## Discussion about Wanted Poster.MOV - Section 5: Closing

# WANTED: Runaway Number

Lesson 13 of 13

## Objective: SWBAT describe numbers using base ten language, models and number charts.

#### Objective and Hook

*5 min*

**Review: **

We have been working on counting and tens and ones and thinking about how we build different numbers. Today we are going to put all of this learning together to help search for some missing numbers!

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**Connect**

*We are going to be using big numbers in our story problems one day so we need to understand how to break these numbers into groups. Using those groups will help us as we figure out how to add and subtract these groups later in the year.*

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**Objective** :

Your thinking job today is: How can I describe one number with different models and on number charts?

(Lesson Image: Heckle and Jeckle, copyright 20th century Fox.)

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#### Opening Discussion

*15 min*

To get students engaged about today's project, I'll show a Wanted Poster and explain how Wanted posters were used a long time ago by showing a short 1950 cartoon (The Talking Magpies, copyright 20th Century Fox, 1950).

*See link for the cartoon link!*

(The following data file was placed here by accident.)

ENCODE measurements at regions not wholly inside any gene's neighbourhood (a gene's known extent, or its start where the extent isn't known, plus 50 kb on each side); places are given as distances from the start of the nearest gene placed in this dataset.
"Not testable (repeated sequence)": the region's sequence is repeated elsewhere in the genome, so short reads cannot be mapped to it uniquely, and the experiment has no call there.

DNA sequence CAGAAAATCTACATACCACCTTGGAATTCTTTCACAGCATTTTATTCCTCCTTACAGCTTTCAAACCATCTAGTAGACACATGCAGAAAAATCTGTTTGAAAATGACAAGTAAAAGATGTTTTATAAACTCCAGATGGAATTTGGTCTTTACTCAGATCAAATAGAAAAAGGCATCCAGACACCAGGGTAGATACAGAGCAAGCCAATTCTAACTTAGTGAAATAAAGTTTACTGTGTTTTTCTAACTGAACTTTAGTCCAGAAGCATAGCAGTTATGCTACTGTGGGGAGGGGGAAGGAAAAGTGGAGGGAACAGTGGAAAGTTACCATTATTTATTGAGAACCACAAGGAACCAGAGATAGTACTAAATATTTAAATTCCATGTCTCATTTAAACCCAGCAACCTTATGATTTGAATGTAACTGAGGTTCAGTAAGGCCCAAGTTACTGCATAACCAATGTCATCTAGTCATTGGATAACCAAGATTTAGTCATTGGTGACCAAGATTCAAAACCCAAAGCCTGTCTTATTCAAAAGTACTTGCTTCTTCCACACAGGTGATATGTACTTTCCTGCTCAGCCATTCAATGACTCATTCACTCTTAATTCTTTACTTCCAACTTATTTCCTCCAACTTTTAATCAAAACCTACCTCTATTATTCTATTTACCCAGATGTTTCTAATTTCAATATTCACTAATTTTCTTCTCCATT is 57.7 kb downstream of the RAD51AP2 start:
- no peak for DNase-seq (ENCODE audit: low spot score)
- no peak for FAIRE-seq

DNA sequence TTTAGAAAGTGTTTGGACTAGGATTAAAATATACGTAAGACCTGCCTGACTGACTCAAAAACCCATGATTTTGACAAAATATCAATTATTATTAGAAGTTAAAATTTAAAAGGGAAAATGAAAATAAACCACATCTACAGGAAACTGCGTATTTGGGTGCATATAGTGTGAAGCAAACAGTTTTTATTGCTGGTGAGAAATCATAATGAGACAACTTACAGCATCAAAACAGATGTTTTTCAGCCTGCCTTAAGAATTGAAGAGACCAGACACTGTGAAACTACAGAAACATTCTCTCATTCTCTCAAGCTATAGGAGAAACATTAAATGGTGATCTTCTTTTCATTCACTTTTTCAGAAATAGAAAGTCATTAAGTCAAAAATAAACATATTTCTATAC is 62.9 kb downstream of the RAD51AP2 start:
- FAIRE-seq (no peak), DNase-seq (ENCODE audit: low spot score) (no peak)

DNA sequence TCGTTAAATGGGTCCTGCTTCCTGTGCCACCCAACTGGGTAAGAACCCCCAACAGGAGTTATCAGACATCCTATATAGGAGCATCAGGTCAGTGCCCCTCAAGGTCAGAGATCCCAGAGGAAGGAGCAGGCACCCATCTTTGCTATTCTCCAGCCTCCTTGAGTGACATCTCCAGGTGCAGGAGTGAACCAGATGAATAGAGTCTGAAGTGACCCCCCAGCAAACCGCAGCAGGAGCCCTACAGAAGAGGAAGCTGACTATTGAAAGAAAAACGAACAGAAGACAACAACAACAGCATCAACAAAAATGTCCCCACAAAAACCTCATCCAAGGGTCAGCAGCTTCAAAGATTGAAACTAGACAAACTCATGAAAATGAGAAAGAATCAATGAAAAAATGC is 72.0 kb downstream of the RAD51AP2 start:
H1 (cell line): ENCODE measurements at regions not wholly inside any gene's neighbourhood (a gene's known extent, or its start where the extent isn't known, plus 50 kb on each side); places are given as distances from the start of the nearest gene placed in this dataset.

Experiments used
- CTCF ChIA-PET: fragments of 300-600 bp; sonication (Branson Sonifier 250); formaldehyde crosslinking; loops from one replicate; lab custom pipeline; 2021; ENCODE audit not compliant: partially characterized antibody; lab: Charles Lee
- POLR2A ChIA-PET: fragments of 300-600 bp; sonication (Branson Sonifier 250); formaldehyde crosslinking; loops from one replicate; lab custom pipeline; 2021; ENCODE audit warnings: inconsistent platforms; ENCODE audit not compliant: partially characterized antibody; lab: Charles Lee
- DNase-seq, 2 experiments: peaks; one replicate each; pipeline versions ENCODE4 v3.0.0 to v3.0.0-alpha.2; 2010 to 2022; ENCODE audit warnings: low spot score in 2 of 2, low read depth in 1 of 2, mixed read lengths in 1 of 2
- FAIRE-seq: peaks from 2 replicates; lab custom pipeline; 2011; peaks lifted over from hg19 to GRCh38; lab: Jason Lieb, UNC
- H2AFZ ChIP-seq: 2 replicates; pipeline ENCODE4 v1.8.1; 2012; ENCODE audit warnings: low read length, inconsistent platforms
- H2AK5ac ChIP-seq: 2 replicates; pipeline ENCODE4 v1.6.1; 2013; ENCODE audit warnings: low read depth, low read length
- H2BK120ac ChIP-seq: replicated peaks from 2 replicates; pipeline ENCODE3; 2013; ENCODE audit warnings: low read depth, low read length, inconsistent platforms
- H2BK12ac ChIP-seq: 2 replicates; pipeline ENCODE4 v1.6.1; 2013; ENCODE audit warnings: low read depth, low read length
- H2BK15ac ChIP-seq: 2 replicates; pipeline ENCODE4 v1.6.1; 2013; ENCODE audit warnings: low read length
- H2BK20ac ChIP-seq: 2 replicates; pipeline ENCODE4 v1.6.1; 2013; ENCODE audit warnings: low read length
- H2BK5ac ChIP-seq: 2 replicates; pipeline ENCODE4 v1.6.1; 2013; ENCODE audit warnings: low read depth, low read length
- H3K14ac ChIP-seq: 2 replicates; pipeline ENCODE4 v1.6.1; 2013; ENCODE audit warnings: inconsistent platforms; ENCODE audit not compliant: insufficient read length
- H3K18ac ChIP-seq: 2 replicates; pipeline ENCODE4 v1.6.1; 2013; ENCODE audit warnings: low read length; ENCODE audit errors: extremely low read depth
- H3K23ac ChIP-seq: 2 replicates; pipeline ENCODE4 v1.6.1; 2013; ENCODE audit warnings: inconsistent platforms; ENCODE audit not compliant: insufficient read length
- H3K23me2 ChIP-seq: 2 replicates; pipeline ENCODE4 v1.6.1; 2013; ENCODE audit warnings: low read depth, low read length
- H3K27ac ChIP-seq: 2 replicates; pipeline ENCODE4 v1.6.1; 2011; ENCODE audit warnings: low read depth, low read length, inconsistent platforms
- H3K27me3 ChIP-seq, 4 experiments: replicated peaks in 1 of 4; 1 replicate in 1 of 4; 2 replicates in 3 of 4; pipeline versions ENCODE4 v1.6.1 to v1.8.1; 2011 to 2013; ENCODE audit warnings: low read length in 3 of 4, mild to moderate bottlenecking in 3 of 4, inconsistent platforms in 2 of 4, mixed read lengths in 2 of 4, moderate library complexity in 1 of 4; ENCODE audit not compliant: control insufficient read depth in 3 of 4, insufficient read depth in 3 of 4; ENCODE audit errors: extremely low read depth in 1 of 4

After the cartoon, "Just like they were looking for Heckle and Jeckle, we are going to put out a search for some missing numbers. These numbers have run away from our hundreds chart! And our number line! We have to put out some clues so we can get these numbers back."

I’m going to remove the number 78 from the hundreds chart prior to the lesson. To get kids excited, I’ll say something like, “One of our numbers has gotten away! We need to make a Wanted Poster. It has to have clues to what the number looks like. Let’s make a Wanted poster for the number that is missing from the hundreds chart."

Guiding Questions:

- What number is missing? How do you know? I have to black it out on the hundreds chart because it is gone!
- The question mark is where the number should be. What numbers go around this number on the number line?

I'll have students complete the rest of the Wanted Poster alone or with a partner. As students work, I am making sure they understand how to show this number with tens and ones, as well as with ten frames.

*Wanted Poster attached as pdf.*

#### Resources

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I’ll lead the students in filling out the rest of the class Wanted Poster after they have worked on the rest of the poster by themselves.

Guiding Questions:

- How did we show this with tens and ones? How did you know?
- Did you write 7 tens or 70 tens? Why?
- How many ones?
- How would it look like on ten frames? How many ten frames need to be full?
- Why didn’t you fill up the whole ten frame here? Why did you only put 8 in it?

Common Core stresses the importance of writing across the curriculum, thus students are expected to describe their number in writing.